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Bill Christophersen

The Fish He Fry


Slogging up Broadway in a cold rain, I see 
a middle-aged black—army jacket, no legs—
in a wheelchair, shaking a cup of coins that
just then slips from his hand, the contents
scattering on the sidewalk.  “I’ll get that,”
I say, crouching.  He looks away, nods his head.
I pick up the dollar, six quarters, two nickels
and a dime and replace them in the paper cup,
which, soggy and overused, collapses in my hand.
So I do the deed again, handing the tattered cup
back to him with both hands.  He takes it in one, 
looks to the side, nods.  I walk a block, duck
into a pizzeria, wash my hands in the washroom,
get a slice for dinner, then, as I’m leaving, 
grab a waxed-paper soda cup.  I walk back to the 
double amputee.  “Here,” I say, “this should work
better.”  Nods, takes the cup, transfers the money.
And then, because I’m embarrassed I didn’t
buy him a slice, and because I want, I suppose,
some sort of verbal closure, and because
I’ve just lost one more friend to cancer and 
am feeling sideswiped, I say, “What 
do you think:  Does God care for us?  Or 
does He maybe have bigger fish to fry?”
Looks sideways, hawks up some phlegm, says
quietly to the mailbox, “We the fish He fry.”


He said, Render unto Caesar
my ass!  Whose money is it,

He said, Blessed are the peacemakers.  
I own a piece myself—a Colt 45.  

He said, Blessed are they that
hunger and thirst; God will take 
care of them.  My administration 
sure as hell won’t.

Build the wall! they shouted.

He said, Blessed are the sick.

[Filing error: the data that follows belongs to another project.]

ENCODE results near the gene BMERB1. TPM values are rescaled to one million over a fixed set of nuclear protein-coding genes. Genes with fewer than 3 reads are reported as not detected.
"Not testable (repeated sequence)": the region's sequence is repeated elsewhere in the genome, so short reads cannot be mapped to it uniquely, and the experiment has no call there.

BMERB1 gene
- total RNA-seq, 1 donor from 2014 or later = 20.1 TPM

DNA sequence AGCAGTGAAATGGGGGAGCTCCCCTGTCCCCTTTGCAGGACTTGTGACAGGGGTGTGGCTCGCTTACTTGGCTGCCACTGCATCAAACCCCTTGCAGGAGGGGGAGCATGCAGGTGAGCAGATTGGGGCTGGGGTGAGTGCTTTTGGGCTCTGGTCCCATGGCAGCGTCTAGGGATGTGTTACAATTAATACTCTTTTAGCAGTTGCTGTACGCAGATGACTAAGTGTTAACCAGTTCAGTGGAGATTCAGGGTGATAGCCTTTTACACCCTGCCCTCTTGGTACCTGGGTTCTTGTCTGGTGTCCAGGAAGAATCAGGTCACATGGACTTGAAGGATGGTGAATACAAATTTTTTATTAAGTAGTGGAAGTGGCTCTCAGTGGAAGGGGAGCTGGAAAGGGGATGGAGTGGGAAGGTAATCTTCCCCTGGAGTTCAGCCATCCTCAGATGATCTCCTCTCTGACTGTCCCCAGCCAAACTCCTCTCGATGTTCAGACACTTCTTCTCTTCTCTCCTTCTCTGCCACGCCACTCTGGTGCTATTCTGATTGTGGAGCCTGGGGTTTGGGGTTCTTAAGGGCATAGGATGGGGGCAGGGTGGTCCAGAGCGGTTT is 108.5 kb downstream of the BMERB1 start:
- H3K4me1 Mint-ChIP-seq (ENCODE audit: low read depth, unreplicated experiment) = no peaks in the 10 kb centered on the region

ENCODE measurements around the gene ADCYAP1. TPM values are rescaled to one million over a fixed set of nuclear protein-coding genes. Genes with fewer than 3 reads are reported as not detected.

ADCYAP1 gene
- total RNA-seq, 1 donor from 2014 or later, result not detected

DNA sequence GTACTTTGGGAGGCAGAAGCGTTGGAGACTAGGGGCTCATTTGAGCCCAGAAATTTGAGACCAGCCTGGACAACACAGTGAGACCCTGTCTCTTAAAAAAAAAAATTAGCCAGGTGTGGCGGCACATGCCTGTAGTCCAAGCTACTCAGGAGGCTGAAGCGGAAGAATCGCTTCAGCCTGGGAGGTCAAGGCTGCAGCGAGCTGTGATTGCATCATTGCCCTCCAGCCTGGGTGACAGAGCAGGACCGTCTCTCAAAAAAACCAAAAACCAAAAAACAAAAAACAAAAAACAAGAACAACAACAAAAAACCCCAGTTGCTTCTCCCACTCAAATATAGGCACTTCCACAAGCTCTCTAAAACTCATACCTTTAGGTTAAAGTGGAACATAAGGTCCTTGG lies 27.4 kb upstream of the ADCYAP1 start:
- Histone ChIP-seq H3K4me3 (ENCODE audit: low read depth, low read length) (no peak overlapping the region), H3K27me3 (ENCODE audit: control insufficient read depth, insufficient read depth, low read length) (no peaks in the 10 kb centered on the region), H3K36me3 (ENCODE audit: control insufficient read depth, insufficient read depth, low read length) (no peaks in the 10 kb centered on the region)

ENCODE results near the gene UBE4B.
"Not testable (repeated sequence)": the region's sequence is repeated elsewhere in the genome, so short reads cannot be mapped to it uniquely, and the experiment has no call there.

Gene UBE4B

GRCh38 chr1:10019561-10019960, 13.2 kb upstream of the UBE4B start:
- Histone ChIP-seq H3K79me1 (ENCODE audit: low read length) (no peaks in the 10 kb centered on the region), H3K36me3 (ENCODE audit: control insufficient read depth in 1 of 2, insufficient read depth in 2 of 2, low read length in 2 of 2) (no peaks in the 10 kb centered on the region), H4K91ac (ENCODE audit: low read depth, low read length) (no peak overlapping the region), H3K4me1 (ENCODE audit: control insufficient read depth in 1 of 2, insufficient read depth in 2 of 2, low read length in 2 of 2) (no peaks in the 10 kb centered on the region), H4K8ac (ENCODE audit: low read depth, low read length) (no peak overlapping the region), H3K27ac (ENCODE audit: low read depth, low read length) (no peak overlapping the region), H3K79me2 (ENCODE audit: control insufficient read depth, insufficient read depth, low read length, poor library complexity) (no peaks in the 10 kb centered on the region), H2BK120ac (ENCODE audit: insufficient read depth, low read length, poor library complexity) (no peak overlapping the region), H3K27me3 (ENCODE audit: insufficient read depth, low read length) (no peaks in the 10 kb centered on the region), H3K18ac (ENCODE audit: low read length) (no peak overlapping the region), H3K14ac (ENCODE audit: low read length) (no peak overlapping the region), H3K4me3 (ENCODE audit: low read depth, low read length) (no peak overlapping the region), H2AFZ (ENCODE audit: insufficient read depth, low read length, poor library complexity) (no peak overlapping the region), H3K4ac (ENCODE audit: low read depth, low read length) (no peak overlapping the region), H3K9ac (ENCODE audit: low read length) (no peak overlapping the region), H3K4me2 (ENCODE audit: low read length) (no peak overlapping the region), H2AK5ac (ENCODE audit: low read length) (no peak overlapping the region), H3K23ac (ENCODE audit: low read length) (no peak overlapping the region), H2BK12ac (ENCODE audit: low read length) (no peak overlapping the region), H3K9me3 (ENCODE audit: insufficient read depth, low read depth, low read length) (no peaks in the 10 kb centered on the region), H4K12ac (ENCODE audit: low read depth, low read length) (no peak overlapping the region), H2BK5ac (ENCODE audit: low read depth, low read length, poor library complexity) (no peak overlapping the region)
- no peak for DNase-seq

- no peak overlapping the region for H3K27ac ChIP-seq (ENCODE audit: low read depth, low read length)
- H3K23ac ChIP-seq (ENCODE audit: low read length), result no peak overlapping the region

We have a terrific country, and
if some of these people don’t 
have health insurance, there’s
always the emergency room.

He said Megan Kelly “had 
blood coming out of her eyes.  Blood
coming out of her . . . wherever.”

He said Ted Cruz’s father
was with Lee Harvey Oswald
shortly before Kennedy was killed.

He said Hillary Clinton 
ran a child prostitution ring out of 
a D.C. pizzeria.


Lock her up! they chanted.

He said, I’ll bring back waterboarding 
and much, much worse.

And they—
the evangelicals—
followed him into the wilderness.




Inscribed on a Bathroom Stall at Yankee Stadium


Take me out of this brawl-game! 

Beam me up from this crowd.

What’s with these wing-nuts and crackers, Jack?

I’ll be damned if I’ll ever come back. . . .

Yeah, it’s root-toot-toot for the home team:

tribe, sect, state—it’s the same:

If you’re not like me, then you’re out

at the old ballgame.

How I Learned about Racism


In 1960, my fifth-grade classmate Warren

tagged along with me after school to the prewar

housing development I lived in—a place that,

I had recently noticed, didn’t seem to have any 

blacks or Puerto Ricans living there.  We hit

the playground with the tall monkey bars.  

As we surveyed the world from our roost in

the upper bars, a housing authority policeman

motioned me down.  “You may not know it,

but Negroes aren’t allowed in here.  Is your 

father going to take responsibility for him?”

(Warren, by this time, was standing upright,

striding around on the topmost bars in his 

leather wing tips, eight feet above the cement.)

“Of course,” I said.  

                                   That evening at dinner, 

partly to distract attention from the uneaten

peas on my plate, I told my father what the cop

had said.  Dad had taught me years earlier never  

to call a Negro a nigger; had deplored the angry

white crowds spitting on the first black kids to 

attend the main high school in Little Rock—and

Governor Orval Faubus, who had called out

the Arkansas National Guard to prevent those

kids from attending.  Dad finished chewing his 

boiled sweet potato.  “I hope you said ‘No.’”

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